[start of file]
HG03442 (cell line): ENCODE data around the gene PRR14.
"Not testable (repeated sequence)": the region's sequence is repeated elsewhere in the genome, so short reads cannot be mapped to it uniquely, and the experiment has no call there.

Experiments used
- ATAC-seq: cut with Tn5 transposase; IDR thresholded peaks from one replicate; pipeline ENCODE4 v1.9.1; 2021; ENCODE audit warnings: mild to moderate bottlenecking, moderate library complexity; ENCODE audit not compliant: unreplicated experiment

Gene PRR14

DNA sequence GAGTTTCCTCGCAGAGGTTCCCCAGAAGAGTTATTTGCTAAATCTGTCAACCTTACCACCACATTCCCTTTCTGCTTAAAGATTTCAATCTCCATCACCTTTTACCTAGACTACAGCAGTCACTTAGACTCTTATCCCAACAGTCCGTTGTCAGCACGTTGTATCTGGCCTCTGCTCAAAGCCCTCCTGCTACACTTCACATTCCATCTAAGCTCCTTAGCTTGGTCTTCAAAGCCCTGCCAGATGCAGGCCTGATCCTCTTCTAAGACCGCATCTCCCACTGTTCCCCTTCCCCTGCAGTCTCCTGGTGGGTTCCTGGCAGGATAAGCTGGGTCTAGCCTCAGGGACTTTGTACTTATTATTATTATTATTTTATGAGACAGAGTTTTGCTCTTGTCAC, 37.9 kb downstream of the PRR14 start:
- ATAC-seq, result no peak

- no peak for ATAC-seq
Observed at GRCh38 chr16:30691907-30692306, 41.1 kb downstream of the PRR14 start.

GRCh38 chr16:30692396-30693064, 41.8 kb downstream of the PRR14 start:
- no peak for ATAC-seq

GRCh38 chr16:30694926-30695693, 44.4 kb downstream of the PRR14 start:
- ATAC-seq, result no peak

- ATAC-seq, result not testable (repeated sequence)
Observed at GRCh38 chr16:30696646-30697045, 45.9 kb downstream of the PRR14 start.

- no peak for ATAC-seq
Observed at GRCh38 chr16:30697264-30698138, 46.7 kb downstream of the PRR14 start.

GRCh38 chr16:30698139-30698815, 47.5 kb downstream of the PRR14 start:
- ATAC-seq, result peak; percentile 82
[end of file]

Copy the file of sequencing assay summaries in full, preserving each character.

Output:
HG03442 (cell line): ENCODE data around the gene PRR14.
"Not testable (repeated sequence)": the region's sequence is repeated elsewhere in the genome, so short reads cannot be mapped to it uniquely, and the experiment has no call there.

Experiments used
- ATAC-seq: cut with Tn5 transposase; IDR thresholded peaks from one replicate; pipeline ENCODE4 v1.9.1; 2021; ENCODE audit warnings: mild to moderate bottlenecking, moderate library complexity; ENCODE audit not compliant: unreplicated experiment

Gene PRR14

DNA sequence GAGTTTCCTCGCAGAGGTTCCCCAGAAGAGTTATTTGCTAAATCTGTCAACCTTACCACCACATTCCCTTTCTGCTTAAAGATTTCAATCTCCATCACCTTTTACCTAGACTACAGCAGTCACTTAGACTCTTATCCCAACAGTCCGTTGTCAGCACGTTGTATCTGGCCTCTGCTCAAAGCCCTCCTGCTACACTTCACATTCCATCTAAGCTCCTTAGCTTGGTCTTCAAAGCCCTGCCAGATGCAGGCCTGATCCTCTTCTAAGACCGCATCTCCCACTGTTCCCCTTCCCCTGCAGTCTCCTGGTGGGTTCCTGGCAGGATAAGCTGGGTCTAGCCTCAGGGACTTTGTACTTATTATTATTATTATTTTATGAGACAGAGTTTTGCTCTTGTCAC, 37.9 kb downstream of the PRR14 start:
- ATAC-seq, result no peak

- no peak for ATAC-seq
Observed at GRCh38 chr16:30691907-30692306, 41.1 kb downstream of the PRR14 start.

GRCh38 chr16:30692396-30693064, 41.8 kb downstream of the PRR14 start:
- no peak for ATAC-seq

GRCh38 chr16:30694926-30695693, 44.4 kb downstream of the PRR14 start:
- ATAC-seq, result no peak

- ATAC-seq, result not testable (repeated sequence)
Observed at GRCh38 chr16:30696646-30697045, 45.9 kb downstream of the PRR14 start.

- no peak for ATAC-seq
Observed at GRCh38 chr16:30697264-30698138, 46.7 kb downstream of the PRR14 start.

GRCh38 chr16:30698139-30698815, 47.5 kb downstream of the PRR14 start:
- ATAC-seq, result peak; percentile 82